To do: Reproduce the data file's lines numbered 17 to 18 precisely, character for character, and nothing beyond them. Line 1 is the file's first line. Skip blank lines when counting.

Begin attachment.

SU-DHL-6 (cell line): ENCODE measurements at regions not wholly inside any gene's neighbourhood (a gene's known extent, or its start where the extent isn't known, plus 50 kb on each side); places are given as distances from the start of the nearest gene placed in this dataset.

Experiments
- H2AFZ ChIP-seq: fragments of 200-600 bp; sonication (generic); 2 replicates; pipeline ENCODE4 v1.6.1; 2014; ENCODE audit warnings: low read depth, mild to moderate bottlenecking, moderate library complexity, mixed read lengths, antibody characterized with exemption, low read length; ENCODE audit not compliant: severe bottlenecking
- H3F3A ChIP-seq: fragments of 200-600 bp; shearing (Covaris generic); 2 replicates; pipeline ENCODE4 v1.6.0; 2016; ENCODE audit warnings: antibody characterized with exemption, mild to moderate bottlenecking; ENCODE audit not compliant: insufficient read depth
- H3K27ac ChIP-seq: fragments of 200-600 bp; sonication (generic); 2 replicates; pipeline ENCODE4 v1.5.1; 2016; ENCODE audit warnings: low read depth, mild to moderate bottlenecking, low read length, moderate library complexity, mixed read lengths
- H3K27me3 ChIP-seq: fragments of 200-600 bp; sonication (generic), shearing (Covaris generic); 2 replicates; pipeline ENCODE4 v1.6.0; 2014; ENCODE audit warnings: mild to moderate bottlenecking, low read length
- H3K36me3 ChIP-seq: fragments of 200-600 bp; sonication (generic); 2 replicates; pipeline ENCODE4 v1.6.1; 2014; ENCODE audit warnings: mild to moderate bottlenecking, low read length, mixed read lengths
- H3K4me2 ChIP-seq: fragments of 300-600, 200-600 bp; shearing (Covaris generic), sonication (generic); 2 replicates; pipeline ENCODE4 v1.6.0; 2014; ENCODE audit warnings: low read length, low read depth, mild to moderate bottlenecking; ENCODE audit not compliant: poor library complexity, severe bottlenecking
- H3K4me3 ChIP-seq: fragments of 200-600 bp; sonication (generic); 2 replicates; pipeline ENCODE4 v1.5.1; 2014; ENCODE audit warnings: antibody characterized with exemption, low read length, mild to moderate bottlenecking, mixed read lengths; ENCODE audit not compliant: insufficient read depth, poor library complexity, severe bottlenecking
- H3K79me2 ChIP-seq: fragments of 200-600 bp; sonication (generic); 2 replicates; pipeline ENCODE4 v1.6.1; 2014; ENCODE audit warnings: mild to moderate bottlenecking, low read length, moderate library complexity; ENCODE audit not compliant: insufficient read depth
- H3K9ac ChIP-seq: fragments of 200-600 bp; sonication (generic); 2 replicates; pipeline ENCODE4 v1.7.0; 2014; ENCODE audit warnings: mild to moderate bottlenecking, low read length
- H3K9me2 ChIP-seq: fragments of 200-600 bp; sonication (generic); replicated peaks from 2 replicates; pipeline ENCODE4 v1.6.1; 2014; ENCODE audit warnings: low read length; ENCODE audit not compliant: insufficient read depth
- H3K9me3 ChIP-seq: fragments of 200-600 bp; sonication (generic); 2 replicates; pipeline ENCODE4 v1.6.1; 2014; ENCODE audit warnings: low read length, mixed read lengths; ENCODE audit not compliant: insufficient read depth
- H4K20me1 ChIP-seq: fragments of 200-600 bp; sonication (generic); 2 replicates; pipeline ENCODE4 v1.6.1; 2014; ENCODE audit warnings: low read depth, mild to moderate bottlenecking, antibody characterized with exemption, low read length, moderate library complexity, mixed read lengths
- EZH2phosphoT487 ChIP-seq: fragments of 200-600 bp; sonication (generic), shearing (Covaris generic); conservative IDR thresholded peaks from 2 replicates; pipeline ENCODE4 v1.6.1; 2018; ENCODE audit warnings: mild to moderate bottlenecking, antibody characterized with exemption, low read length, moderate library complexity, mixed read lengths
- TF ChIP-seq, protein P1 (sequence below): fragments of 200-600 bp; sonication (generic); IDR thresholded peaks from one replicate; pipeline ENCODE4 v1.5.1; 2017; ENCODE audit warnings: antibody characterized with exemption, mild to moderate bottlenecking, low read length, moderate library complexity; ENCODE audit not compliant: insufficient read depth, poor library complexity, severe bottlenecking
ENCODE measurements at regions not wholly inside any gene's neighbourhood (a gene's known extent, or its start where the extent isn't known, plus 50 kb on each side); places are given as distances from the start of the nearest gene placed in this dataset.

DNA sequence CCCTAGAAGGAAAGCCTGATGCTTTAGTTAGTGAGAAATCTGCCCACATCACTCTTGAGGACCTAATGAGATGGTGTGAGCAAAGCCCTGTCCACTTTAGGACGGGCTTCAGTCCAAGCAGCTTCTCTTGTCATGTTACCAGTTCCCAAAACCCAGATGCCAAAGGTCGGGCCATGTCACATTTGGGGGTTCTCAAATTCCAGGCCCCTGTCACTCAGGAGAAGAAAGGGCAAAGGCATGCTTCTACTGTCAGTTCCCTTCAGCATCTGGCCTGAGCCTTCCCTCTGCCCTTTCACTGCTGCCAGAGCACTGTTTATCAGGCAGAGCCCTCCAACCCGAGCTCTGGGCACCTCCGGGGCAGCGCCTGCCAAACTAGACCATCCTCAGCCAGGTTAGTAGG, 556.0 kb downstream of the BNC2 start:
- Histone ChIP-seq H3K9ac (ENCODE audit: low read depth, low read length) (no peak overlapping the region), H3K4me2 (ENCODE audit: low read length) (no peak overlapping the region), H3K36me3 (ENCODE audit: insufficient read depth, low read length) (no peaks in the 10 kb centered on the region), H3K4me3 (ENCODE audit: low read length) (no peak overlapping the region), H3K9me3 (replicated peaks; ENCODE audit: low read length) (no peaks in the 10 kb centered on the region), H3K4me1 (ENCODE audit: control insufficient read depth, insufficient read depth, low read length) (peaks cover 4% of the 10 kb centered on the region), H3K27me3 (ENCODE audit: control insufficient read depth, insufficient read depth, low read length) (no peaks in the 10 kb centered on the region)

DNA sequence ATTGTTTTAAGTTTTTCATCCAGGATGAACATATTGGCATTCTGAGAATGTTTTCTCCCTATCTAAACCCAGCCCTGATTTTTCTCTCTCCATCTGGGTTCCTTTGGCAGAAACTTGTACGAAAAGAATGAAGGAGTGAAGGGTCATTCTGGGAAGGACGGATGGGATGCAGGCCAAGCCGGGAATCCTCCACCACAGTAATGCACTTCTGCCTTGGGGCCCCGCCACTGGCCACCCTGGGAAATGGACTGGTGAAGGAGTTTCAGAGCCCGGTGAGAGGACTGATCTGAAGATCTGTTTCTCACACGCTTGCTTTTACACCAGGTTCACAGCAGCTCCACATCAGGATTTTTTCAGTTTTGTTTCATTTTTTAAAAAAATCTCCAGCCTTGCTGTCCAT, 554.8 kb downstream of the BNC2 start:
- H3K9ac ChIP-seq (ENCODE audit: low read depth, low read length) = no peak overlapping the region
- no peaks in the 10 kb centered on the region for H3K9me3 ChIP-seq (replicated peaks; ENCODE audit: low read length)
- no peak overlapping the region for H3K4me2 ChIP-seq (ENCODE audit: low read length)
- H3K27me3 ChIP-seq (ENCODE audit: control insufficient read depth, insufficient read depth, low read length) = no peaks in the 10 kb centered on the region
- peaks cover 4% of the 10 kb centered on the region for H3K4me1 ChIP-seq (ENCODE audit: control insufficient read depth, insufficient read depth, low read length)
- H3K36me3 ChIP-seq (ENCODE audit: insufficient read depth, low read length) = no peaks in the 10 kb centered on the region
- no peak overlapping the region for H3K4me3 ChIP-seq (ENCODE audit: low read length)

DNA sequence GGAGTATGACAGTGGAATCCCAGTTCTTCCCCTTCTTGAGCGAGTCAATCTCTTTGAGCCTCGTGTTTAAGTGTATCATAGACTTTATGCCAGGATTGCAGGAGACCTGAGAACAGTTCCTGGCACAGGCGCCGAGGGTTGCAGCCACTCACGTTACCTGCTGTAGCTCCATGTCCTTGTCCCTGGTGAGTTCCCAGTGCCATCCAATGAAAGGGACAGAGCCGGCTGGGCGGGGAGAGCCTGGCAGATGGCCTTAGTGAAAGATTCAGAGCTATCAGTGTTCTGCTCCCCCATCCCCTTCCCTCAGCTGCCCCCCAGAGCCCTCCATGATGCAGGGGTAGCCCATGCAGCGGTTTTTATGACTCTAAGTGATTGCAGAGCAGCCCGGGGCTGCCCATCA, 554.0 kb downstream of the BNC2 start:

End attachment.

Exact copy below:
ENCODE measurements at regions not wholly inside any gene's neighbourhood (a gene's known extent, or its start where the extent isn't known, plus 50 kb on each side); places are given as distances from the start of the nearest gene placed in this dataset.

DNA sequence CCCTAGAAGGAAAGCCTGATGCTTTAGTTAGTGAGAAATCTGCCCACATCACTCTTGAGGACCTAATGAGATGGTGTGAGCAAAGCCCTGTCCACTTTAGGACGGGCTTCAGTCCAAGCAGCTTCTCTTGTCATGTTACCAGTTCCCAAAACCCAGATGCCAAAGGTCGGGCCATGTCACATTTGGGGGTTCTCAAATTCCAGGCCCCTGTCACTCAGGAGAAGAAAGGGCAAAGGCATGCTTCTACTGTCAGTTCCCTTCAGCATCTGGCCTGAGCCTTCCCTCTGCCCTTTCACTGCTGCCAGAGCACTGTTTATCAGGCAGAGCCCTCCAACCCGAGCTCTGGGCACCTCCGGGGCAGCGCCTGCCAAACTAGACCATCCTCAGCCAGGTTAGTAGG, 556.0 kb downstream of the BNC2 start: